Figure 2
The 1D and 2D SAXS patterns for crystals consisting of (a) 10.4 nm AuNPs, unit cell edge length 67.4 nm; (b) 31.3 nm AuNPs, unit cell edge length 151 nm; and (c) 60.9 nm AuNPs, unit cell edge length 183 nm. (Due to the exponential decay of X-ray scattering ...

All of the calculated lattice parameters for these crystals are within ~10% of predicted values[4]—most systems deviate from prediction by less than 5%, indicating that the crystal lattice parameters are tailorable over the entire size regime studied and that the unit cell edge lengths can be predicted using our previous model.[4] Furthermore, the lattice parameters can be moderately controlled via changes in solution temperature, as they were controllably and reversibly expanded by as much as 8% with only a 20 °C increase in temperature (Fig. S10). Because the DNA sequences used to assemble NPs have synthetically variable numbers of base pairs connecting them, each of which contributes 0.255 nm to the distance between nanoparticles, this gives us nanometer-scale precision over the assembled crystal structures.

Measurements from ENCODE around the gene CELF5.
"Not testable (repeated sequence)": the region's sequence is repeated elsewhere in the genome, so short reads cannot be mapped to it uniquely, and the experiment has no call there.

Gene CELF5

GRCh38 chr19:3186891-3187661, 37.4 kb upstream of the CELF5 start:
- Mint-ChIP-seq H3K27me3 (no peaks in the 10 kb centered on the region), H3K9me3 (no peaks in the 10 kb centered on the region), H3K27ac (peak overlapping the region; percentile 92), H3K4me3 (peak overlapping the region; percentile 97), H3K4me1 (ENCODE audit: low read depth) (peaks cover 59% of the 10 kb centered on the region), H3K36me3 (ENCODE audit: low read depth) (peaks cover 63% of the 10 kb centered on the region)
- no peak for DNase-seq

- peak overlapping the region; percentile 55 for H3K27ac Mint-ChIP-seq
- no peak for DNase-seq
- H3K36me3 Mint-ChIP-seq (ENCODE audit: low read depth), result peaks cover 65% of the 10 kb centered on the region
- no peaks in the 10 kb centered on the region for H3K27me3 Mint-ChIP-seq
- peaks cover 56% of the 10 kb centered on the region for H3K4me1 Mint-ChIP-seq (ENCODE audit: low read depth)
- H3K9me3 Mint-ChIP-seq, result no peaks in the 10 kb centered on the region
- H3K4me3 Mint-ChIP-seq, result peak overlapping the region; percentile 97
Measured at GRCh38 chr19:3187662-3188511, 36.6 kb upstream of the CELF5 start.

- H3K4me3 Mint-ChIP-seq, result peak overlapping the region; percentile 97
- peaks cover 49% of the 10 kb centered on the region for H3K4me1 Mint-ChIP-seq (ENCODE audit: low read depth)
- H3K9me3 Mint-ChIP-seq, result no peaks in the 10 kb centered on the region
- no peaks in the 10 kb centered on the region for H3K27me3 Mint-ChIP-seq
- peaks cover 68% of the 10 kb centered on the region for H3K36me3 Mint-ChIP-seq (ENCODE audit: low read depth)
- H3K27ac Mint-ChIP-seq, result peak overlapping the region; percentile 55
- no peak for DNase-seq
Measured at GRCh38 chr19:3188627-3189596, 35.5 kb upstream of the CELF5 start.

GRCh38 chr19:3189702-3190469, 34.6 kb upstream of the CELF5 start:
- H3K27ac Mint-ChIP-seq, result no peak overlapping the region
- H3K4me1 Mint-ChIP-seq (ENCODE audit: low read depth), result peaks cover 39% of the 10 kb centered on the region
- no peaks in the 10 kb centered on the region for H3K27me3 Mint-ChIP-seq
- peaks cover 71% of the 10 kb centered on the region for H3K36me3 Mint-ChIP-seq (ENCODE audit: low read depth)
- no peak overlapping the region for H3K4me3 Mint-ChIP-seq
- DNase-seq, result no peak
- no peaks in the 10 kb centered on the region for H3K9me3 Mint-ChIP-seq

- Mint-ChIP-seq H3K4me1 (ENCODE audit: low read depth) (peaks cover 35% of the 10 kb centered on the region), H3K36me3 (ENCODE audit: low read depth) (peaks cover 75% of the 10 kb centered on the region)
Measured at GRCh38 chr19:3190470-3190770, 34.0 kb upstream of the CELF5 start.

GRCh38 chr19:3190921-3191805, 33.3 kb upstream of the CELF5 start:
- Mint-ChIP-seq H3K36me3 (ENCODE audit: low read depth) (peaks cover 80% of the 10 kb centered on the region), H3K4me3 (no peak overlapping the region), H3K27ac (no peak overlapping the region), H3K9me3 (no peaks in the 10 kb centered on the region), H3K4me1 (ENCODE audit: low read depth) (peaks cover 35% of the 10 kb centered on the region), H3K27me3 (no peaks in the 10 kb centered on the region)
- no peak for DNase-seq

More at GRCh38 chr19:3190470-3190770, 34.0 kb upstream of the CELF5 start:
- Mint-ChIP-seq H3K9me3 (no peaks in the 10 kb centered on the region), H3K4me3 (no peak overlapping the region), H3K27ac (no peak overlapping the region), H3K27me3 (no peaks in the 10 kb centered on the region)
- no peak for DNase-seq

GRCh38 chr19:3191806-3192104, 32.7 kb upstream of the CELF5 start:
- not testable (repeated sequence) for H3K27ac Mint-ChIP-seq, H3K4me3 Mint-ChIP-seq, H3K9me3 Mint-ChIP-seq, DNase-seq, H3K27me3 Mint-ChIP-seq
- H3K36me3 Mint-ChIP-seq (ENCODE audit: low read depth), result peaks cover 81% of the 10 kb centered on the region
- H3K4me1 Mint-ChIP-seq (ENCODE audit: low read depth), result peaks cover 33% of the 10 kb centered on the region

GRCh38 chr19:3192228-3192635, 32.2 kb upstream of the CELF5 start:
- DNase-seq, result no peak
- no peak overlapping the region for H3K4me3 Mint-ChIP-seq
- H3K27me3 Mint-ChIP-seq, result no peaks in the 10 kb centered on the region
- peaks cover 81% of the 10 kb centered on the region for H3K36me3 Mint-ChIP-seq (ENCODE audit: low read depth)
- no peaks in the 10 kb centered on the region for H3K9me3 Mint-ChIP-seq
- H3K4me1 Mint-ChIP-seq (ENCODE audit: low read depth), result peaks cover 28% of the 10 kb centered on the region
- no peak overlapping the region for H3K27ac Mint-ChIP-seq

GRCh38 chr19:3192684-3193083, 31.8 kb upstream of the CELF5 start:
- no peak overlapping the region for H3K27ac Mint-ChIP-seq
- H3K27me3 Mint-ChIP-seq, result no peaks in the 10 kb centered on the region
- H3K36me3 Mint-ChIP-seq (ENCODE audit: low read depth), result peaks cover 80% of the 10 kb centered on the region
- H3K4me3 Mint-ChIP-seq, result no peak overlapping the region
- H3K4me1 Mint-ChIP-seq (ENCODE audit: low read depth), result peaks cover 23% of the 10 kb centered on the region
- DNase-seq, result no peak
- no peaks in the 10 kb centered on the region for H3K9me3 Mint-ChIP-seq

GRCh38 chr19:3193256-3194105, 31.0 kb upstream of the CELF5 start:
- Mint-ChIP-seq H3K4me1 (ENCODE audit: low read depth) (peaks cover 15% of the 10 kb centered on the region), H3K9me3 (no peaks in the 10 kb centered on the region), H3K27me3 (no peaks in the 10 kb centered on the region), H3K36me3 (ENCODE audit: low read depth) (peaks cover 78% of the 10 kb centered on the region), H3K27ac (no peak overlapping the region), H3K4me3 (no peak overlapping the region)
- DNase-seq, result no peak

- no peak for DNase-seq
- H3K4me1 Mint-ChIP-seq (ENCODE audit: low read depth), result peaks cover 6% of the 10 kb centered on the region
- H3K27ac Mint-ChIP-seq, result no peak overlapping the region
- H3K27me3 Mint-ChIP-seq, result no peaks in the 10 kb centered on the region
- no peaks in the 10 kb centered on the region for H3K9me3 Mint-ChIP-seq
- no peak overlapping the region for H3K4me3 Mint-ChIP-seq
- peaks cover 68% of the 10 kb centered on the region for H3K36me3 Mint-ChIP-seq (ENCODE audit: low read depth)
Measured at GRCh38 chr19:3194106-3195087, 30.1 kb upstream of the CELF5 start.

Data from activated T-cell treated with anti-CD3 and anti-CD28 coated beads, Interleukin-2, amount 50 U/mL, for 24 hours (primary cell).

Significantly, not all of the DNA-linker and AuNP combinations we designed formed well-defined crystal structures (Fig. 3). Indeed, the data can be clearly delineated into three distinct realms, where the total DNA length is significantly longer, of comparable length, or significantly shorter than the nanoparticles' diameter—only the middle region leads to well-formed crystalline aggregates. The boundaries of this “zone of crystallization” are of fundamental interest, as they allow for explanation of the DNA behavior that leads to ordered nanoparticle assemblies.

Figure 3
The “zone of crystallization”, as defined by the relationship between nanoparticle diameter and DNA length. Black circles indicate that FCC crystals were formed and grey squares indicate that only disordered aggregates were observed.